Spider-Man 3 opens with Peter Parker (Toby Maguire) drunk on the adoration showered upon his web-slinging alter ego Spider-Man, a cockiness that unfortunately also seems to have consumed director Sam Raimi, who –with this third installment in the lucrative Marvel Comics-based franchise – seems convinced that he can chew whatever he chooses to bite off. Unfortunately, as with Peter, the filmmaker’s hubris is ultimately a one-way ticket to disappointment, as this latest go-round with the friendly neighborhood wall-crawler is so bloated with villains, love interests and peripheral dramas that it almost never manages to get off the ground, much less into the euphoric stratosphere of its wholly superior predecessor. Inelegant, superficial and – worst of all – acutely unexciting, it’s a preordained box office blockbuster unwisely guided by a more-is-more mentality, a surprisingly jumbled creation that weeps, roars, swings, screams and explodes with Dolby-enhanced bombast yet, for the most part, proves to be a hollow shell of a saga devoid of both thrilling action and rousing passion.
Written by Raimi with his brother Ivan and Alvin Sargent, Spider-Man 3 has enough material for two films, a bounty that proves to be its undoing. Peter’s self-infatuation threatens to destroy his romance with Mary Jane (Kirsten Dunst), whose flameout on Broadway is callously ignored by her beau, just as his egomania leads him to believe that he has the right to play superheroic judge, jury and executioner. This latter attitude is magnified by a mysterious extraterrestrial symbiote (read: gooey, parasitic life form) which shapes itself into a sleek, all-black (and thus all-evil) Spider-suit that gives Peter increased strength as well as amplifies his anger. As it turns out, he’s got plenty to be angry about, as Raimi and company pit their masked crime-fighter against not only friend-turned-enemy Harry Osborne (James Franco) – still convinced that Spidey murdered his Green Goblin father (Willem Dafoe) – but also two additional adversaries: ex-con Flint Marko (Thomas Haden Church), aka Sandman, who happens to be the real killer of Peter’s Uncle Ben (Cliff Robertson), and Eddie Brock (Topher Grace), a competing Daily Bugle photographer who in due course merges with the symbiote to become the ferocious arachnid-monster Venom.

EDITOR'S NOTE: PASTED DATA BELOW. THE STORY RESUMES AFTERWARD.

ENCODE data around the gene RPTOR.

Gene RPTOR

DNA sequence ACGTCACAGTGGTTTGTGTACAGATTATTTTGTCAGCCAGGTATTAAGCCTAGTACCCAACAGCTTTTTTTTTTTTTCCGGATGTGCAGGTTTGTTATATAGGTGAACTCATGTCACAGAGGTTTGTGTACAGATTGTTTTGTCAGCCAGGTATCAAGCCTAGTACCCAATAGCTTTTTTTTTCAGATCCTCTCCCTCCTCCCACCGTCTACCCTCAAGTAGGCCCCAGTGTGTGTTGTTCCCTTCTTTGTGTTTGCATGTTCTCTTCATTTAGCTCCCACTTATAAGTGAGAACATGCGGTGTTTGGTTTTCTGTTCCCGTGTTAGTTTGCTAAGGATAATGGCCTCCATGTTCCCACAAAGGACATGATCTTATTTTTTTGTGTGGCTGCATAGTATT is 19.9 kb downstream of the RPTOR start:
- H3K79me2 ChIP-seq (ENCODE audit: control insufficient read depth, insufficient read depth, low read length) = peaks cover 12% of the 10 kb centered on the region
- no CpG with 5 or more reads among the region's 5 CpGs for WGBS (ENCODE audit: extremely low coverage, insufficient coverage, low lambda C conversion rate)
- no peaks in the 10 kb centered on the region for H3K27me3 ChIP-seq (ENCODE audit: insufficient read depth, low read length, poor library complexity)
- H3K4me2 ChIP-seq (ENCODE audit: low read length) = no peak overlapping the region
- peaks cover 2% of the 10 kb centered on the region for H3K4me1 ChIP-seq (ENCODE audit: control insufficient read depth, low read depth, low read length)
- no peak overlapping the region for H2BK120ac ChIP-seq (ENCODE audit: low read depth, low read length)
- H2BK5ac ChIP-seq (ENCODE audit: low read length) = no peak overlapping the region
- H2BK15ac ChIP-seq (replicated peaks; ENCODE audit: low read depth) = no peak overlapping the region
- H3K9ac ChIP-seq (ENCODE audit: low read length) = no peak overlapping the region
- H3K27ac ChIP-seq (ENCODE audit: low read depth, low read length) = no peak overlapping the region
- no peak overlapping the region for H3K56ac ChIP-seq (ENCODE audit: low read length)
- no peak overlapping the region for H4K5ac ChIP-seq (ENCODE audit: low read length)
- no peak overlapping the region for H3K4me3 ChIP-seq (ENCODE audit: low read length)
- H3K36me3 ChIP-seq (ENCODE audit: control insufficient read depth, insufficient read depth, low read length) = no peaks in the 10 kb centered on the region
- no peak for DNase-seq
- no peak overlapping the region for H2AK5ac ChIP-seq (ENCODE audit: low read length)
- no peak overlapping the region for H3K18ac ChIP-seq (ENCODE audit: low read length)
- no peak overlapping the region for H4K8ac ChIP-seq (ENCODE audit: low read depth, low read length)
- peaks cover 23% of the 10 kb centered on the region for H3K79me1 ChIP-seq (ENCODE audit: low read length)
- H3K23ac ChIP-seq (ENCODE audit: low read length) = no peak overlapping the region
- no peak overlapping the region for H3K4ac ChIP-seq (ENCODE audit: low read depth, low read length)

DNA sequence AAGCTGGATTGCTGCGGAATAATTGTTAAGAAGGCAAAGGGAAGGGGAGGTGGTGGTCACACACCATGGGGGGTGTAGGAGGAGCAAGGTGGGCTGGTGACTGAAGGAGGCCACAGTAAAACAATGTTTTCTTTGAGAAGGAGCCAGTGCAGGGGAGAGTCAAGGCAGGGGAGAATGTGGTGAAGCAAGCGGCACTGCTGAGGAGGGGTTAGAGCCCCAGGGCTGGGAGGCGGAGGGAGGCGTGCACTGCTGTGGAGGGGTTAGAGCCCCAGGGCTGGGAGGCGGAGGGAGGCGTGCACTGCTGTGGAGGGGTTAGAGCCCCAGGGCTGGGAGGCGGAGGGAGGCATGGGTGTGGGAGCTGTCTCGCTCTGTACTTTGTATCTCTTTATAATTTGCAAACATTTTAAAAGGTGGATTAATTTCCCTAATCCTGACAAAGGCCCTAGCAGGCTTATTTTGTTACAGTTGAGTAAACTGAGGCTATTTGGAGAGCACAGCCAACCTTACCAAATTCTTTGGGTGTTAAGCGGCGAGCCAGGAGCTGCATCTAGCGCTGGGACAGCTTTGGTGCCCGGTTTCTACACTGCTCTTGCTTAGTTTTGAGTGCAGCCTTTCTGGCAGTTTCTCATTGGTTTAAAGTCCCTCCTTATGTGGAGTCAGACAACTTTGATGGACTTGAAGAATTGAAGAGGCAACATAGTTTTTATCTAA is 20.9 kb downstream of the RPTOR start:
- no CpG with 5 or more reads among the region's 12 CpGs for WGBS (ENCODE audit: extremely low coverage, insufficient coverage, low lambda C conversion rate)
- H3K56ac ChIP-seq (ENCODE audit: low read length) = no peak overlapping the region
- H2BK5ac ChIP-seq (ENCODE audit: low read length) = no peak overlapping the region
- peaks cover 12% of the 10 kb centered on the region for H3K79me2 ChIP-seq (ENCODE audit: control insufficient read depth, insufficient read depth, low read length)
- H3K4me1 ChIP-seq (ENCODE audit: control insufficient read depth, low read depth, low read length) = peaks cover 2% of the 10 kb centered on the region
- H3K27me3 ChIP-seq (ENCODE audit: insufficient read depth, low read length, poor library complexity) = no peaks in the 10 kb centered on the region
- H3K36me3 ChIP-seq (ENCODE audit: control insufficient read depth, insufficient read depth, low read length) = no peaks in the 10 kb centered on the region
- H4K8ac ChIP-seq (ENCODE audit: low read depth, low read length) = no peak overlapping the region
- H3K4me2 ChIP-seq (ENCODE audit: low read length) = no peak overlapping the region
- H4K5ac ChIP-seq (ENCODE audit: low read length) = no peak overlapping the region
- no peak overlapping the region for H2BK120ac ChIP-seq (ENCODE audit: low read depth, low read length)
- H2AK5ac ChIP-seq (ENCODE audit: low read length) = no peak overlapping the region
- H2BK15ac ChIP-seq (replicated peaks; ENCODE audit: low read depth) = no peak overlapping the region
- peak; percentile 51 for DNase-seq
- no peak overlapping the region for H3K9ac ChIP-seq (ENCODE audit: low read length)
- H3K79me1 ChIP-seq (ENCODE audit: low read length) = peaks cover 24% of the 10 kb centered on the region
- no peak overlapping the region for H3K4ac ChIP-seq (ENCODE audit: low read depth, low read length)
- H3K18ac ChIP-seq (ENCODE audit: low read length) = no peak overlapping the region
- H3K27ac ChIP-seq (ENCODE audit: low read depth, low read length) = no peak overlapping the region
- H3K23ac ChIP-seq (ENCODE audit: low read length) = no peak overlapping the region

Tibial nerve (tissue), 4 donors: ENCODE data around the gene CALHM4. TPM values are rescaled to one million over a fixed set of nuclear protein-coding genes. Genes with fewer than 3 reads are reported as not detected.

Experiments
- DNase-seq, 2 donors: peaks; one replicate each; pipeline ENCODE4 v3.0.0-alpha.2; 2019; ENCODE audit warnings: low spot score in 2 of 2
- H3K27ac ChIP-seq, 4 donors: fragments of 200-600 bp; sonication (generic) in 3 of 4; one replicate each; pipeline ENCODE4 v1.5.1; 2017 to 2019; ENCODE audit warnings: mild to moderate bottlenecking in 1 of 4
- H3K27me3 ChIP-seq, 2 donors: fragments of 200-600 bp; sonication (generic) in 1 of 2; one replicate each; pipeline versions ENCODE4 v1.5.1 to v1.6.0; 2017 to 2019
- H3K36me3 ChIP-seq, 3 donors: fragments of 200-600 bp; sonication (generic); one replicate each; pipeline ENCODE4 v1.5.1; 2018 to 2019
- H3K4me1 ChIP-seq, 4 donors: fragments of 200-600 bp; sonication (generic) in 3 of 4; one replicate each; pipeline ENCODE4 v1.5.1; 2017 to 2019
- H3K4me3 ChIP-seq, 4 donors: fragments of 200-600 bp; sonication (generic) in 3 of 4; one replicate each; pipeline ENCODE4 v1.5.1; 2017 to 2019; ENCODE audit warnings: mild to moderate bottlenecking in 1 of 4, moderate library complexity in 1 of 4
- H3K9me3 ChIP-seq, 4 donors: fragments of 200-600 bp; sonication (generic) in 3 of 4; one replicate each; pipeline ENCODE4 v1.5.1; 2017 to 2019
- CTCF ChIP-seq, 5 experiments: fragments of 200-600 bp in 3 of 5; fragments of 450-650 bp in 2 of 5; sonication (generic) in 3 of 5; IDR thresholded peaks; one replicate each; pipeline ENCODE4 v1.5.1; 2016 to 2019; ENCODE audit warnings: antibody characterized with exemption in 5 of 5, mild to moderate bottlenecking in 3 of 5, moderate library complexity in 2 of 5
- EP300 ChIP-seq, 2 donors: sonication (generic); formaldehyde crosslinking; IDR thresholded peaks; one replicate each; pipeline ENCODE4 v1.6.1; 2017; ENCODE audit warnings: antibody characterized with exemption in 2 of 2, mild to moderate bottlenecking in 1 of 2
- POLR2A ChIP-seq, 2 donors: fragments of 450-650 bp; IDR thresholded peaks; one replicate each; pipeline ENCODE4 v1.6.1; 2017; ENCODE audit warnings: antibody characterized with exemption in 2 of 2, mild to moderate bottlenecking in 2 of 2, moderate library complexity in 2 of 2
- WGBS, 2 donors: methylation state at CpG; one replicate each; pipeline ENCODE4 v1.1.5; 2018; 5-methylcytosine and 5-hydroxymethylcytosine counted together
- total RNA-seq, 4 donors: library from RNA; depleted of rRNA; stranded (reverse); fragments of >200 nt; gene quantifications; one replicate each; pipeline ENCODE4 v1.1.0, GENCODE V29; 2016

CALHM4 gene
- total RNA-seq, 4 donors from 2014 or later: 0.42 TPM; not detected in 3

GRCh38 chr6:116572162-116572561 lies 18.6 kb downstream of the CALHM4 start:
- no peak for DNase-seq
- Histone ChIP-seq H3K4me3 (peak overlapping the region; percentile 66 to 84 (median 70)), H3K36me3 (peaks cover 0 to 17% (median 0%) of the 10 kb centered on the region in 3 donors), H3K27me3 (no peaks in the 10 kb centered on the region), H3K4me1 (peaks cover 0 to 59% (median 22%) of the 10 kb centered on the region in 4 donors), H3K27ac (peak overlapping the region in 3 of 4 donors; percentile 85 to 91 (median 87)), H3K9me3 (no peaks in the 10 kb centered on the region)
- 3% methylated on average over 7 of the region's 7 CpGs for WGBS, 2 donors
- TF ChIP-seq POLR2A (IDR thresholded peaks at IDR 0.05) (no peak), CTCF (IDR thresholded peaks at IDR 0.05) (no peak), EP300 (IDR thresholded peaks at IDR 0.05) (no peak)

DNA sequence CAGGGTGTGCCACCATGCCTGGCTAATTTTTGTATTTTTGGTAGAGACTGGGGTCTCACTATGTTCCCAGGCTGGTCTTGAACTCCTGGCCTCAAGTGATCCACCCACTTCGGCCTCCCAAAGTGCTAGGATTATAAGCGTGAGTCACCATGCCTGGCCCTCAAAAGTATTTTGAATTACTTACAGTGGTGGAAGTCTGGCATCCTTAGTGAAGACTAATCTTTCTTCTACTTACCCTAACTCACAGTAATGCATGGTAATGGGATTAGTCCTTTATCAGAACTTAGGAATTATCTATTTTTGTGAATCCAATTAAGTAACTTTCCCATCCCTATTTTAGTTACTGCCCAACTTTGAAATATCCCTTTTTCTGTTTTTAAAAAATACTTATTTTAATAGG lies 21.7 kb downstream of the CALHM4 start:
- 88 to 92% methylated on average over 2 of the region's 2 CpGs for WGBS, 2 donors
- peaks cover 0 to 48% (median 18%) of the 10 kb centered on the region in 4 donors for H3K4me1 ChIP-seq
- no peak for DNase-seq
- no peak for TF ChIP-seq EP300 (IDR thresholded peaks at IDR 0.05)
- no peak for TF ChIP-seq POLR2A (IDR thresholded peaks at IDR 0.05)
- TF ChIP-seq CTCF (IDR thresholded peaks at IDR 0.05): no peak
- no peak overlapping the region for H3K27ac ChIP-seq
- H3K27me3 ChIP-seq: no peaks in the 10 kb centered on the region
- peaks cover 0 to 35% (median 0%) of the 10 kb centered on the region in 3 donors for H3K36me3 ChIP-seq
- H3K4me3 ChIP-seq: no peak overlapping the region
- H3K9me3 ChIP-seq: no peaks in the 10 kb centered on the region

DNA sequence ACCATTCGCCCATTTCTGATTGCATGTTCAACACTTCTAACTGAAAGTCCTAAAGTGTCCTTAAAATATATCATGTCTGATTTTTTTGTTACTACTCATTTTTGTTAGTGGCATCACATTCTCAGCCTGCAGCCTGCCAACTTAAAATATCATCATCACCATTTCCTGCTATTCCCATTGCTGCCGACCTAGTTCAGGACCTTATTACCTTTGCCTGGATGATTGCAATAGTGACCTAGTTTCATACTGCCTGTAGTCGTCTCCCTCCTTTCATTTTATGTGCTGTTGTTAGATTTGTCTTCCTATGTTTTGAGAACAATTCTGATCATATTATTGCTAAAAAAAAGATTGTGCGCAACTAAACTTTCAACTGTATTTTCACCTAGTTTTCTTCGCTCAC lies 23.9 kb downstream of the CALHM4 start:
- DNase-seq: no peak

Throw in a love triangle involving Peter, MJ and Gwen Stacy (Bryce Dallas Howard) – punctuated by Peter heartlessly duplicating his and MJ’s seminal kiss with Gwen – and what you get is a distended superhero version of The Young and the Restless. Of course, comics are, at heart, serial melodramas, but the film’s plot pile-up results only in diffusing the potential depth of its various narrative strands – of which Marko’s internal struggle between noble aims and criminal impulses holds the most (squandered) promise. In keeping with Marvel tradition, Raimi remains dedicated to fleshing out his bad guys’ motivations, and in his scant non-CG’ed screen time, Church imbues his malleable, physically impermanent baddie with a soulful desperation and self-loathing. Yet despite the director’s best intentions, virtually every other aspect of this lumbering threequel is given woefully short shrift, from Brock’s skimpy impetus for wanting Peter dead, to the role of cantankerous Bugle editor J. Jonah Jameson (J.K. Simmons), to Peter’s fury and desire for vengeance, to Harry’s temporary amnesia (a device which proves the height of corniness) and decision to let bygones be bygones during a discussion with his butler that reeks of screenwriting laziness.
Whereas its predecessor struck a near-perfect balance between razzle-dazzle pyrotechnics and pulpy emotion, culminating in a quasi-religious battle against Doc Ock on top of a runaway train, Spider-Man 3 is a didactic sermon about free will color-coded for young tykes. Red, white and blue are good (hammered home by Spidey’s climactic run past the billowing Stars and Stripes) and black is very bad, though Venom’s evil is so carelessly defined that any substantial impressions of the character must inevitably center around his frighteningly elongated tongue. A sterling cameo from Raimi favorite Bruce Campbell proves to be the rare successfully jovial moment, offering temporary relief from the barrage of leaden speeches about revenge’s ability to corrupt, clunky song-and-dance numbers, and pedestrian showcase sequences peppered with too many cutaways to kids saying the darndest things. In Peter’s use of church bells to exorcise himself from his alien garb, Spider-Man 3 achieves its sole, subtle symbolic touch, but it’s not nearly enough to resuscitate this depressingly moribund film, which gracelessly lurches between thinly conceived storylines to the point that any rooting interest in their resolutions is eventually negated.